Last week, federal officials indicted six companies and eleven individuals on charges of participating in an international honey smuggling operation. The ten Germans and one Chinese national have been accused of conspiring to illegally import $40m worth of Chinese honey into the United States between 2002 and 2009 – including some allegedly contaminated with disallowed antibiotics – in order to avoid antidumping duties of $78m.
A group of US honey companies formed True Source Honey in 2008 in an effort to prevent illegally imported honey from entering the US market, to raise awareness of the issue, and to help safeguard the integrity of the domestic honey supply. It estimates that the US lost up to $106m last year in uncollected duties due to illegal honey imports.
Spokesperson for True Source Honey Jill Clark said: “A lot of wonderful work is underway to ensure that the honey US consumers enjoy is legally sourced and of high quality. We need people to ask where the honey they enjoy is coming from-whether it's from the jar or used in a cereal, salad dressing, beverage, power bar or other food product. And we need food manufacturers to examine how they're sourcing honey."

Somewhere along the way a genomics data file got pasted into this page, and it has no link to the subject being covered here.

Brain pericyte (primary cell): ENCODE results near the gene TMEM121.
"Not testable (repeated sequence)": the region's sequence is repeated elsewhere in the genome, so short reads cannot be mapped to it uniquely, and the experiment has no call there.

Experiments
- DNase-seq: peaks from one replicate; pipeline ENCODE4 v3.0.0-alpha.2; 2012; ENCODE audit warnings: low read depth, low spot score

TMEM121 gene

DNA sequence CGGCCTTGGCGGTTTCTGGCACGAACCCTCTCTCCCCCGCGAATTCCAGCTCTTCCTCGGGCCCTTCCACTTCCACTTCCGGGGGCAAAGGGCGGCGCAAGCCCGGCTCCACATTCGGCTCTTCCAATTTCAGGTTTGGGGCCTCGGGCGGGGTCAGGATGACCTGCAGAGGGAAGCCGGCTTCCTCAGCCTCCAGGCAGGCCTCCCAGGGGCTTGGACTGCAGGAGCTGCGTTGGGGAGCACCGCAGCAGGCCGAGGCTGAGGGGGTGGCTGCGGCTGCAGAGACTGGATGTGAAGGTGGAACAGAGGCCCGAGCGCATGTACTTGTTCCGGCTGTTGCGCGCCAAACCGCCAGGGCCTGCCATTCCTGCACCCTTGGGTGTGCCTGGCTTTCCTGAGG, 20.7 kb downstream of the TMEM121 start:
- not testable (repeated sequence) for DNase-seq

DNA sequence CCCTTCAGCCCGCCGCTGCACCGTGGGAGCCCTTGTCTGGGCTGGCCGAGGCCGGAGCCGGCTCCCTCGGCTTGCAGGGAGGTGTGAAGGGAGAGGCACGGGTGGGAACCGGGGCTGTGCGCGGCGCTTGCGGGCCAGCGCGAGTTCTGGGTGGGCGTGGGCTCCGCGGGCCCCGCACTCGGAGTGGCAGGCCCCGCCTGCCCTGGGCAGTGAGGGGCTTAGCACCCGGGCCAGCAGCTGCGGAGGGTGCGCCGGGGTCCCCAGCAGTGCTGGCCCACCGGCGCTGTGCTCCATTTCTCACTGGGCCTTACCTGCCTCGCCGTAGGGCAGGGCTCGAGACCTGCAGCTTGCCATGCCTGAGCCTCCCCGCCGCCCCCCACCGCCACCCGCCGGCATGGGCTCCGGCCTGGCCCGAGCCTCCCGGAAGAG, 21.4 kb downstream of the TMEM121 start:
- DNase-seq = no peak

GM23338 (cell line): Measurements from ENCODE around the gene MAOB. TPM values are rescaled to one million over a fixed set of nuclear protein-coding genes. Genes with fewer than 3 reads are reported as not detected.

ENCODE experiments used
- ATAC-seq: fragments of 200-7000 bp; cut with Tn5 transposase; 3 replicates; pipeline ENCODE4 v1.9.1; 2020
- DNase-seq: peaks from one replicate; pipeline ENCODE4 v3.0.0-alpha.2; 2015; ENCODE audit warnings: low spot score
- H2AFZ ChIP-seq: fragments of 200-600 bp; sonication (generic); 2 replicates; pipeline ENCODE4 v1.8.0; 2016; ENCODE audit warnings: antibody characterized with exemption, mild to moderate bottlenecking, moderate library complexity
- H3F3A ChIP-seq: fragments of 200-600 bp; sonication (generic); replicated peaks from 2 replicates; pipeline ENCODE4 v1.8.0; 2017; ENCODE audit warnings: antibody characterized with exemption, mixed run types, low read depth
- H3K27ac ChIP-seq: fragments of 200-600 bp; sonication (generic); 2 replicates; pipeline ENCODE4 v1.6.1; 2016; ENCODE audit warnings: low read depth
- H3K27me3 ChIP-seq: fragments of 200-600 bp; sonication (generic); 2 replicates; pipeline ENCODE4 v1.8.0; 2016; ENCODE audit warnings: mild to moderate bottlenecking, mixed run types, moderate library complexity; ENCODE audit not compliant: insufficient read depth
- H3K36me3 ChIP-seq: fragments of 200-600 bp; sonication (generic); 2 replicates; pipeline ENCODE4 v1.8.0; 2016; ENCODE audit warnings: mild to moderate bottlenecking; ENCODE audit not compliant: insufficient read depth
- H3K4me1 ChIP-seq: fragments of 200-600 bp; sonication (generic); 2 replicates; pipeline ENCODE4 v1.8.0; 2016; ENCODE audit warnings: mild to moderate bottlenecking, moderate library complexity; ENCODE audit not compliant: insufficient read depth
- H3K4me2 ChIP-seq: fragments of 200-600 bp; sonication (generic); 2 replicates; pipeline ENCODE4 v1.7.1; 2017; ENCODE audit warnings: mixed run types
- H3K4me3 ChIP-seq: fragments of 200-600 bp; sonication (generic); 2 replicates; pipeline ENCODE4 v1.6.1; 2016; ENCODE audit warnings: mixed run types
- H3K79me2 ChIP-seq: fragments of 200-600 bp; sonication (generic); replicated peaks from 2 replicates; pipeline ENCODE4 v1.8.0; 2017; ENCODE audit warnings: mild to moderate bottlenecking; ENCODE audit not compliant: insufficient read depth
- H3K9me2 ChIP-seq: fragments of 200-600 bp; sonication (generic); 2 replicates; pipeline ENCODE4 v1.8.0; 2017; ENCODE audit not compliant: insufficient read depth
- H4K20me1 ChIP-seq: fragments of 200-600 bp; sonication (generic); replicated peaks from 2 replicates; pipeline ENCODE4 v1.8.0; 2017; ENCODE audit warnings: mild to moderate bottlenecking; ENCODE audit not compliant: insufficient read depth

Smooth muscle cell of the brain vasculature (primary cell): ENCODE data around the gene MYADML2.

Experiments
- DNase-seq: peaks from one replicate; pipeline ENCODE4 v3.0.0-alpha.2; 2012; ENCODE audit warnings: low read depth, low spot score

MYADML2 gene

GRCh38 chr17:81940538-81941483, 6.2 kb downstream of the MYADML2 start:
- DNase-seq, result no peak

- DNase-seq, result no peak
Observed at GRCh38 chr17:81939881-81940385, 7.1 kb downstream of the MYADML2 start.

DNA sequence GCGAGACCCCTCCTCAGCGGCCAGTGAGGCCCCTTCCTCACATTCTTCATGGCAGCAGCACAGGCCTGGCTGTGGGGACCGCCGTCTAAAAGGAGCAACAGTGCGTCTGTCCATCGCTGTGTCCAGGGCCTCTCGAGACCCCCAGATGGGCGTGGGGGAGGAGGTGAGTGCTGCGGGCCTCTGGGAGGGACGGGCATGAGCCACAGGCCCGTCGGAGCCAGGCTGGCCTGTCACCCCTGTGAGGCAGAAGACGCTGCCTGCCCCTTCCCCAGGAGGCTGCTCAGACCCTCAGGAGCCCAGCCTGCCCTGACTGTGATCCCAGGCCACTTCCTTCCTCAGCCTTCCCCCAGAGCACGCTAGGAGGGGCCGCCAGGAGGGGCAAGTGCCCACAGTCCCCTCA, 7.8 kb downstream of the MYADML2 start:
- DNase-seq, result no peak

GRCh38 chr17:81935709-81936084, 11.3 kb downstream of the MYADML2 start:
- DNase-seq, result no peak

Last week’s action by US Immigration and Customs Enforcement was the latest indictment in a wave of crackdowns from the federal agency aimed at stemming the flow of illegal honey into the United States.
"This is the kind of pressure we need to correct the serious problem of illegally traded honey, which is threatening the continued viability of the US honey sector," Clark said.
Chinese honey imported to the US is subject to antidumping duties to ensure it does not unfairly reduce competition, as it is lower in price than what is normally paid domestically. Currently the duty stands at $2.06 a kilogram.
The True Source Honey initiative has published a reference guide for food manufacturers to enable them to check their honey sourcing. It is available online via this link.